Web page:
Medical marijuana helping users combat opioids in Minnesota, but some doctors have concerns
ST. PAUL - Katy Cummins-Bakko was wrapped in a haze that confined her to bed.
Her husband was downstairs in their St. Paul home with friends and she could hear the chatter of life, just out of reach. Her heart pulled toward the living room but she could not join them.
It was not her connective tissue disease, which can trigger pain or dislocation with each step, that kept her bedridden. It was the nearly 200 milligrams of OxyContin and Oxycodone she took each day to treat it.
“It just went through my head — hearing my family living without me — that (the pills were) going to kill me,” Cummins-Bakko said. “And I just started sobbing. I was like, ‘I can’t do this.’ ”
She had heard that medical marijuana could also provide pain relief. Would it work for her?
Many Minnesotans in pain are using medical marijuana to leave behind highly addictive opioids, which can have grave consequences. It is not just happening here — states like New York and Pennsylvania have recognized marijuana as an alternative to opioids.
But some doctors are skeptical of the science behind the switch; opioids have been tested and approved by regulators, while medical marijuana in most cases has not. Plus, there is little research to back up its supposed health benefits.
In Minnesota, medical marijuana is available only in the form of processed pills, liquids and vaporizable oils. These drugs are costly and not covered by insurance.
Prescription opioids, on the other hand, are affordable and easy to get. But they can be deadly if abused. There were nearly 400 opioid overdose deaths in Minnesota in 2016, and about half of those came from prescription abuse.
There are more than 15,000 patients in Minnesota’s medical cannabis program. Almost two-thirds of them use the drug to treat intractable pain.
A Department of Health survey of some intractable pain patients found that 64 percent of those who were on opioids when they entered the program were able to reduce their intake or wean off them after six months.
“A large proportion of patients report that they find a relatively high degree of benefit,” said Dr. Tom Arneson, research manager for the Office of Medical Cannabis. “But we still don’t know very well what exactly we’re doing. ... There needs to be a heck of a lot more research.”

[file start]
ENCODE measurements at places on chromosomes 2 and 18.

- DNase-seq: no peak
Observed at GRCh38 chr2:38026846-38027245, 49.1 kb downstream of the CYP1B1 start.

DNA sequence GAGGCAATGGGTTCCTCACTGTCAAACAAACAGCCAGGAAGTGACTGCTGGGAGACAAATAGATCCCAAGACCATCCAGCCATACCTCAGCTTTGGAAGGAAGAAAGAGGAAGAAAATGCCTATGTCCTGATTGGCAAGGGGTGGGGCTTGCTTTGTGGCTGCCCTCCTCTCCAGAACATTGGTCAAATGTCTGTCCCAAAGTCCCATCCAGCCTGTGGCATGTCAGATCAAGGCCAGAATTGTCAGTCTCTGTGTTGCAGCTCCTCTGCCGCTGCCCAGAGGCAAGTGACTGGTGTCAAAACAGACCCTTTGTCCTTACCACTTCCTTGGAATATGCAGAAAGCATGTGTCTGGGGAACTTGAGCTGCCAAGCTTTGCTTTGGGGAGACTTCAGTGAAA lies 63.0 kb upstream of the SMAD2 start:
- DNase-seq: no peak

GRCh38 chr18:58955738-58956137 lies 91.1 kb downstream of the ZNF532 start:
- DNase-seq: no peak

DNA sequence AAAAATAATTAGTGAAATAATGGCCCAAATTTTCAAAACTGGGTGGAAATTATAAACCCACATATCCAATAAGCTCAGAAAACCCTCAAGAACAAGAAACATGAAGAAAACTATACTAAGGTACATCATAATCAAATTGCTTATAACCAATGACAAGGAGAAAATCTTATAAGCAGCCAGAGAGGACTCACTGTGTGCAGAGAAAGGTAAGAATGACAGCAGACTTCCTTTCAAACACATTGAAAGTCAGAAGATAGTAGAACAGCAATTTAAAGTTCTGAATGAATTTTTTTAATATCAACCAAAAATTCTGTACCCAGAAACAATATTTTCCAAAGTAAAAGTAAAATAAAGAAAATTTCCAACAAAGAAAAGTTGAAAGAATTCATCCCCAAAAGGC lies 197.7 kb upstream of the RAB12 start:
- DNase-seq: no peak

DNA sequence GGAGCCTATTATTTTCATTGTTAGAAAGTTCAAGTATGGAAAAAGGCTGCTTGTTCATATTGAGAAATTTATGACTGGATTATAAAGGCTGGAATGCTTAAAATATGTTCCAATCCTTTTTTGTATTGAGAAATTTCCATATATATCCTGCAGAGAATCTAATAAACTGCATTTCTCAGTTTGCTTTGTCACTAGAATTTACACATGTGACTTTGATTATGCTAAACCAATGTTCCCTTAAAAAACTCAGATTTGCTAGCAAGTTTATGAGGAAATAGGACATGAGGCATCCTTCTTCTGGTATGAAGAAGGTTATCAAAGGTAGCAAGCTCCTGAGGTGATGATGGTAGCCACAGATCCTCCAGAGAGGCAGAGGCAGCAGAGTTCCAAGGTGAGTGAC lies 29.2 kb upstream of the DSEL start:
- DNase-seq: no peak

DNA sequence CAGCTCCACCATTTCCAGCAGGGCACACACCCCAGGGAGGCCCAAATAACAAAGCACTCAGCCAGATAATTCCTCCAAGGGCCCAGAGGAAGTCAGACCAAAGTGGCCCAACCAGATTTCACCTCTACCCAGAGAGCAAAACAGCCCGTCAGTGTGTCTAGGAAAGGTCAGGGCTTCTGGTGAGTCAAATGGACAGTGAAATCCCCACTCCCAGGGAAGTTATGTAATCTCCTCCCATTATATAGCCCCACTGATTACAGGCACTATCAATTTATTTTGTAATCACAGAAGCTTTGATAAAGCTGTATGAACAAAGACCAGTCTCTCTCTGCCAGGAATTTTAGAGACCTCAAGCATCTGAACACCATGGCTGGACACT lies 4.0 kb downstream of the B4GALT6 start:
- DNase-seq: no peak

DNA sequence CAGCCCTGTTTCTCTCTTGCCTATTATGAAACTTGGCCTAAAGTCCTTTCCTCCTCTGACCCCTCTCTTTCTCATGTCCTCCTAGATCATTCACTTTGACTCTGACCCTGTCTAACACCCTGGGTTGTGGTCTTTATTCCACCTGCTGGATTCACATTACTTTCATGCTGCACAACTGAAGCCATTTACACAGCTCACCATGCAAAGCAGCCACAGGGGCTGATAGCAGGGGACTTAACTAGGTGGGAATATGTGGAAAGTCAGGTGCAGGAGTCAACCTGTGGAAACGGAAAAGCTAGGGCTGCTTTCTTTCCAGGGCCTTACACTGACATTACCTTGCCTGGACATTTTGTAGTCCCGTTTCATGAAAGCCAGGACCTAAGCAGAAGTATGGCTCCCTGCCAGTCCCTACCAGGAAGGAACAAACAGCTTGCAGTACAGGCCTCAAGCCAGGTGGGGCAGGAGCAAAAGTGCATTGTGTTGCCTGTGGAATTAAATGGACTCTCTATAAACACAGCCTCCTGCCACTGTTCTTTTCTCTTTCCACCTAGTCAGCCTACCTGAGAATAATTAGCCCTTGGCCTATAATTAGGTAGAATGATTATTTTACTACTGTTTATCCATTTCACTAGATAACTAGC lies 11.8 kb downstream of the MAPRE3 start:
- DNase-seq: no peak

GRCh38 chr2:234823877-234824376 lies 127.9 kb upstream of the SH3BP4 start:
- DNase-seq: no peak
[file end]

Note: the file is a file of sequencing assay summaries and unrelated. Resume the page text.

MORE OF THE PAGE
Signs of success
To Cummins-Bakko, the evidence is clear — marijuana saved her life.
She enrolled in the medical cannabis program and weaned off her opioids over the next several months.
Marijuana has given her the pain relief of opioids without the fog that can come with them. The drug eases the back and hip pain brought on by her Ehlers-Danlos syndrome, a condition that makes her joints overly flexible and her skin fragile and stretchy.
She is sticking with medical marijuana despite its high price tag — it costs her almost $700 per month.
“Being on narcotics and being doped up is the worst feeling. It’s like swimming through Jell-O all day every day,” Cummins-Bakko said. “With cannabis, you’re totally present. You know what’s going on.”
The conversation about marijuana and opioids is catching on in medical and research circles across the country. Two studies published last year found that fewer opioid prescriptions were filled in states with medical or recreational marijuana laws on the books.
Some studies even suggest that marijuana could help treat opioid addiction by reducing cravings and withdrawal symptoms.
This has prompted states like New York and Pennsylvania to legalize the use of marijuana for those who have opioid-abuse disorder.
New York went even further last summer, establishing “opioid replacement” as a qualifying condition for its medical marijuana program. Patients who have any condition for which an opioid could be prescribed can opt to use marijuana instead.